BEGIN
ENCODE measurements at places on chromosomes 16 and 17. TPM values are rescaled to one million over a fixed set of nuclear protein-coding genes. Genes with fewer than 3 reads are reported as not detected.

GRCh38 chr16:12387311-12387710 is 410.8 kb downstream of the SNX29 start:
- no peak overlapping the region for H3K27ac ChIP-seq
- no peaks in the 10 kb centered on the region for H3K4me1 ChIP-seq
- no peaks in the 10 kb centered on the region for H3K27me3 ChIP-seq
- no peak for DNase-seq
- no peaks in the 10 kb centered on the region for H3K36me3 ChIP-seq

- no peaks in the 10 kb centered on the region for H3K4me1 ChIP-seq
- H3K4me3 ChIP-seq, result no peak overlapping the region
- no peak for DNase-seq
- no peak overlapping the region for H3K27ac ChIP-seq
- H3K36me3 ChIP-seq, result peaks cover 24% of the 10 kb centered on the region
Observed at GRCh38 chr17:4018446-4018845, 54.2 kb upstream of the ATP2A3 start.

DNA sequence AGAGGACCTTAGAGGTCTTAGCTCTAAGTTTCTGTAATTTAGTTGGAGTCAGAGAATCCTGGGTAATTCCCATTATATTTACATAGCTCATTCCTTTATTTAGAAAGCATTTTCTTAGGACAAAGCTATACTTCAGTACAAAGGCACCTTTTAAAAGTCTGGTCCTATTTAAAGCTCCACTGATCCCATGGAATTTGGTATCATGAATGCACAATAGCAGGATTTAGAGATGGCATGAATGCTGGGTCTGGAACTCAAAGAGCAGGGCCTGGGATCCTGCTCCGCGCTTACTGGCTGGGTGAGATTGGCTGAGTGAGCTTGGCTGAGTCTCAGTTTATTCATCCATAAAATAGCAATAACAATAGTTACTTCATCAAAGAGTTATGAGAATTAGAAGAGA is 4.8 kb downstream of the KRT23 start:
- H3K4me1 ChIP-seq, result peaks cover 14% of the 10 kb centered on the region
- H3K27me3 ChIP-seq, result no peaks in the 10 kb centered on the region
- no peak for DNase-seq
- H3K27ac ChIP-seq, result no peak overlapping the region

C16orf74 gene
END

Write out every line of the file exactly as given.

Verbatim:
ENCODE measurements at places on chromosomes 16 and 17. TPM values are rescaled to one million over a fixed set of nuclear protein-coding genes. Genes with fewer than 3 reads are reported as not detected.

GRCh38 chr16:12387311-12387710 is 410.8 kb downstream of the SNX29 start:
- no peak overlapping the region for H3K27ac ChIP-seq
- no peaks in the 10 kb centered on the region for H3K4me1 ChIP-seq
- no peaks in the 10 kb centered on the region for H3K27me3 ChIP-seq
- no peak for DNase-seq
- no peaks in the 10 kb centered on the region for H3K36me3 ChIP-seq

- no peaks in the 10 kb centered on the region for H3K4me1 ChIP-seq
- H3K4me3 ChIP-seq, result no peak overlapping the region
- no peak for DNase-seq
- no peak overlapping the region for H3K27ac ChIP-seq
- H3K36me3 ChIP-seq, result peaks cover 24% of the 10 kb centered on the region
Observed at GRCh38 chr17:4018446-4018845, 54.2 kb upstream of the ATP2A3 start.

DNA sequence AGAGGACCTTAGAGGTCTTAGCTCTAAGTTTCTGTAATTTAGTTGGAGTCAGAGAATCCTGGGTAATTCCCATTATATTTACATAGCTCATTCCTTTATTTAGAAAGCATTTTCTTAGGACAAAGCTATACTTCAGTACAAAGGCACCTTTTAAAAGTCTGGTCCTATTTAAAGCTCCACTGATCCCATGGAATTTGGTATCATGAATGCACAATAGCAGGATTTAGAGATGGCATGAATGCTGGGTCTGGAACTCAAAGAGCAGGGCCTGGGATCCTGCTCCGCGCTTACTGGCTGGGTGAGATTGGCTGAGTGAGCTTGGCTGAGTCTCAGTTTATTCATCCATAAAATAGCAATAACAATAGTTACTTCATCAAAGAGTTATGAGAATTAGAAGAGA is 4.8 kb downstream of the KRT23 start:
- H3K4me1 ChIP-seq, result peaks cover 14% of the 10 kb centered on the region
- H3K27me3 ChIP-seq, result no peaks in the 10 kb centered on the region
- no peak for DNase-seq
- H3K27ac ChIP-seq, result no peak overlapping the region

C16orf74 gene